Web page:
Unfortunately, injuries are quite common and can prevent one from running at all or racing their best. If not taken care of properly, they can lead to future, nagging problems.  Over the next couple of weeks we will be discussing some of the major causes of injuries, what one can do to prevent them, and how to best take care of them.



One of the main causes of injuries is building mileage too fast and/or increasing the intensity of training too much.  A beginning runner often will be overzealous and start running too much too soon.  An established runner, when starting to train for a big race, will sometimes add hills and speed training at the same time, which often puts too much stress on the body. 


The general rule of thumb in building mileage is not to increase your mileage more than 10% every week. Also, add either speed or hills at first, not both, and when you have a good base of one, add the other.


Listen to your body

One important aspect of training is to listen to your body and if you are feeling overly tired or sore, perhaps it is time to take a break from your training, either by taking a day off or by taking an easy day.  How do you know what your body is telling you?  Experience is by far the best teacher.  Runners with a lot of miles behind them know what their bodies need and when.  Newcomers can use the following guidelines to decipher what their bodies are saying.


Expect general discomfort at first.  It takes a whole body to run so chances are you will feel soreness not only in your legs but also in your arms, neck, and shoulders.  It is important to not take pain relievers before your next run.  This can mask pain, which is the best indication of how your body is doing.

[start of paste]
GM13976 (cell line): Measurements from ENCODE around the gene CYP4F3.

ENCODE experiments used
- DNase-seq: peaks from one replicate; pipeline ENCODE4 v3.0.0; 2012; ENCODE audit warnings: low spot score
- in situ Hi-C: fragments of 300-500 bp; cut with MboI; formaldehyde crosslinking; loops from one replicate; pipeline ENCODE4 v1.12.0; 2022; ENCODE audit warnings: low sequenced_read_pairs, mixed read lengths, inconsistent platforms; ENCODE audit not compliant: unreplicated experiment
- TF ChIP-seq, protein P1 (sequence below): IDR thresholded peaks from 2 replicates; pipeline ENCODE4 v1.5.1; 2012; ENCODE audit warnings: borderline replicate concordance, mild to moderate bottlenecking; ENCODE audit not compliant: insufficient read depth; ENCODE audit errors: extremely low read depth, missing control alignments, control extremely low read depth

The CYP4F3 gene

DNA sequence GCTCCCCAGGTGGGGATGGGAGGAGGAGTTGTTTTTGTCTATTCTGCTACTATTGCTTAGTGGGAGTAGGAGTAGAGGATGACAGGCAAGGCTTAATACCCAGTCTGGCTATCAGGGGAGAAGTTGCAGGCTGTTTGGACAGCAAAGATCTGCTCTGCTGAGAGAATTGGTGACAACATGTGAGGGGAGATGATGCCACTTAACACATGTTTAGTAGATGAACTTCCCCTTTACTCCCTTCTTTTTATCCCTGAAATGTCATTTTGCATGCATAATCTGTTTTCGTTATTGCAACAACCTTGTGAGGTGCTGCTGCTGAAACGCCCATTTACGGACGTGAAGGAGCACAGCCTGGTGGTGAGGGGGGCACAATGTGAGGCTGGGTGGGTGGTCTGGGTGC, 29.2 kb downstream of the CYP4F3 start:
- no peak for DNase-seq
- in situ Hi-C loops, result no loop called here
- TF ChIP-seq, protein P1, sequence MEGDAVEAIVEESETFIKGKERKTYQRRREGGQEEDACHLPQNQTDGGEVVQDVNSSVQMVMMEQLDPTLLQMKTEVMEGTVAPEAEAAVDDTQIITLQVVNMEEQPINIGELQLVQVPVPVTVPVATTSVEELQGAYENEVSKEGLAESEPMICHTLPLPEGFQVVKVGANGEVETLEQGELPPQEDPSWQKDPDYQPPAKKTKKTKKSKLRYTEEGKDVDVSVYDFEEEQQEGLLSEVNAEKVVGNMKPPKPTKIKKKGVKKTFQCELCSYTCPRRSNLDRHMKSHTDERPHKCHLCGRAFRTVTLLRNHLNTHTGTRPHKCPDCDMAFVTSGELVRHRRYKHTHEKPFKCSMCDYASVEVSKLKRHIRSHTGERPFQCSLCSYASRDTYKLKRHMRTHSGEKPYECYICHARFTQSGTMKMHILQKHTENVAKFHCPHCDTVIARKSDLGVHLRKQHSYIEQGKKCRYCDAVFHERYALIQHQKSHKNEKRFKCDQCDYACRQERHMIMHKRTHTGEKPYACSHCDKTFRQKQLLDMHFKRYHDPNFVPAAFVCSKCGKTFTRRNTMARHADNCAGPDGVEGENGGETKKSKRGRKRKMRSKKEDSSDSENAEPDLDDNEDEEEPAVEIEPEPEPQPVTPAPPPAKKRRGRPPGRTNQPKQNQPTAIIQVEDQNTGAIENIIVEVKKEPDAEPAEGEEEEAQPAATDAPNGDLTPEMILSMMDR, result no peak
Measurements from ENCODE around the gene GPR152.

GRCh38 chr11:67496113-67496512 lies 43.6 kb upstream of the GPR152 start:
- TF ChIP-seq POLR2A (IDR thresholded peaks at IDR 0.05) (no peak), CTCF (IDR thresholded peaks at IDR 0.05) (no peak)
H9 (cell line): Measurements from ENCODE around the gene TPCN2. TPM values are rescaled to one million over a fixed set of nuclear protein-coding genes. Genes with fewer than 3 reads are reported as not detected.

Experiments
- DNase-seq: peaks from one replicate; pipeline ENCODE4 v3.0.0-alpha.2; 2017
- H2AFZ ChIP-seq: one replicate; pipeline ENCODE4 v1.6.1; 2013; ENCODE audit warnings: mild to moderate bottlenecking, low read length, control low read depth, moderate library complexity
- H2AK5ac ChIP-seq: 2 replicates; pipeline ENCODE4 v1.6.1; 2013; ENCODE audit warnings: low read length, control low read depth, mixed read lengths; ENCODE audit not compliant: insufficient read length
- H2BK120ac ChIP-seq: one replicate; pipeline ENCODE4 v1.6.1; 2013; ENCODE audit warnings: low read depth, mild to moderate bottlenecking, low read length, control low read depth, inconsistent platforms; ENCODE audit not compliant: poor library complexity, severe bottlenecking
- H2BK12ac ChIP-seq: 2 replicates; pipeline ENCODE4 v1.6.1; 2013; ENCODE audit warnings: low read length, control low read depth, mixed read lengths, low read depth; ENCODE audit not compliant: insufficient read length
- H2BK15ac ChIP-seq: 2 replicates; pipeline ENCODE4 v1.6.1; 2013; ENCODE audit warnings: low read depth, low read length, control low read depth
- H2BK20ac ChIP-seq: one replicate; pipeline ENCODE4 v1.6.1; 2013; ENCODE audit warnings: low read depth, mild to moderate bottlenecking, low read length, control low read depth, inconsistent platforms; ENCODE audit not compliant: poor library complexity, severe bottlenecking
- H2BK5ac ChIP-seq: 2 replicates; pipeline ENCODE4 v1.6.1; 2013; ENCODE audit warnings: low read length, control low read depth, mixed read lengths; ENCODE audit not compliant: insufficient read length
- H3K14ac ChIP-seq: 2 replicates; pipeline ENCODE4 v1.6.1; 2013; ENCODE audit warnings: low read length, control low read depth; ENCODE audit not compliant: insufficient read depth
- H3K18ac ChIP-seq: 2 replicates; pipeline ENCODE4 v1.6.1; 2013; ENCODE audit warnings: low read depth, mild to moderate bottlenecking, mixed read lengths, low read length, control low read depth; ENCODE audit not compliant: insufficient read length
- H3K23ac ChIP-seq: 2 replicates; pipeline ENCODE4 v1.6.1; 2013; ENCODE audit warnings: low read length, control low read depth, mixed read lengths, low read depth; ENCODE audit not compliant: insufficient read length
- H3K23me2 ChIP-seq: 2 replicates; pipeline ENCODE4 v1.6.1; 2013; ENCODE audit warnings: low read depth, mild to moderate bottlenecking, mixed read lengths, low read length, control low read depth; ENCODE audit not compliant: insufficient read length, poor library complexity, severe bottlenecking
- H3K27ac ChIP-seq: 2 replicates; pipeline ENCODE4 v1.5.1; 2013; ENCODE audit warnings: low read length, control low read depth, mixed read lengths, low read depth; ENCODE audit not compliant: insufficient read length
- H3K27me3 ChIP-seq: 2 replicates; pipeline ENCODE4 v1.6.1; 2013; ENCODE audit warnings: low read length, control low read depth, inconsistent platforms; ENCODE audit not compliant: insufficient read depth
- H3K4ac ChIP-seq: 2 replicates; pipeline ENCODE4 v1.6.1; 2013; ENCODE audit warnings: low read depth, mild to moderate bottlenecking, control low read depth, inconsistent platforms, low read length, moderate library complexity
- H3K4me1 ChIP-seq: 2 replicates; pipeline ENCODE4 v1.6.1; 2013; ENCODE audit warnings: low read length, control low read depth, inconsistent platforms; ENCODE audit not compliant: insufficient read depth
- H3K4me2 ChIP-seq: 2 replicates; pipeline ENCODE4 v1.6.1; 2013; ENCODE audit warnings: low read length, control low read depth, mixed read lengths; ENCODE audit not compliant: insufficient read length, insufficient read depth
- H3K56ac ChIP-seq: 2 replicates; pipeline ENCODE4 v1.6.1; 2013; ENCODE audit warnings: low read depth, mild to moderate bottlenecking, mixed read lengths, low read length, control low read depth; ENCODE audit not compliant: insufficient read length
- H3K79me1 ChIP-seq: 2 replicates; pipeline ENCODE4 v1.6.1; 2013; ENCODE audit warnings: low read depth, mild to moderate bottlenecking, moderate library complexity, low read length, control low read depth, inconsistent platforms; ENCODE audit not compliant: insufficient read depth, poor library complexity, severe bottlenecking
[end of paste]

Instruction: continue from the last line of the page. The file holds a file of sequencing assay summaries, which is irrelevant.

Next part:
Sharp, specific pain is a sign that something is wrong.  A sudden localized pain, whether the pain comes on during or after your run, could be a sign of an acute injury or the beginning of an overuse syndrome.  A good first step if this occurs is to take a day or two off of running and often that is all it will need to go away.  If the pain returns when resuming running, it is time to figure out the underlying cause of the problem. 


One cause may be your shoes and/or gait.  A visit to a local running store can result in the examination of both and it may be that your shoes are causing your feet to land in an uncomfortable position.  


If the pain is more serious, a trip to a sports medicine physician is in order.  They will be able to let you know if you need orthotics, physical therapy, or a visit to another doctor.


Pain that goes away while you’re running is not okay.  If you have an ache or a pain that disappears during your run, don’t be fooled into thinking it is okay.  It feels better because the increased motion and bloodflow decrease the tightness so pain signals are not given off.  Once you stop running, however, the increased trauma results in more deterioration.  These injuries are typically muscle strains and tendon inflammations and require a reduction in running to heal.


-Expect discomfort on the comeback trail.  When you start running after recovering from injury it is normal to have some soreness and minor discomfort.  The important thing is that the discomfort is not acute and diminishes with each day.  If the pain gets worse it is necessary to cut back your running again and build back up more slowly. 


-Little things matter.  Don’t ignore small problems when they occur.  Some runners will ignore a small blister or a little uncomfortable rubbing of their shoes.  Problem is that continuing to run will only intensify the problem, which leads to compensation throughout the body and may bring on an injury in a completely different area.  Take care of small problems as they occur, whether it is padding a blister, wearing different shoes, or lacing your shoes differently.


Avoid running during the heat of the day.  It takes more effort to run if you are out of shape.  High temperature and humidity will wear down a body because it can no longer cool itself effectively.  Because of this, new runners are more susceptible to heat illness.  When it is hot out, run in the cooler part of the morning or evening. Also stay well-hydrated.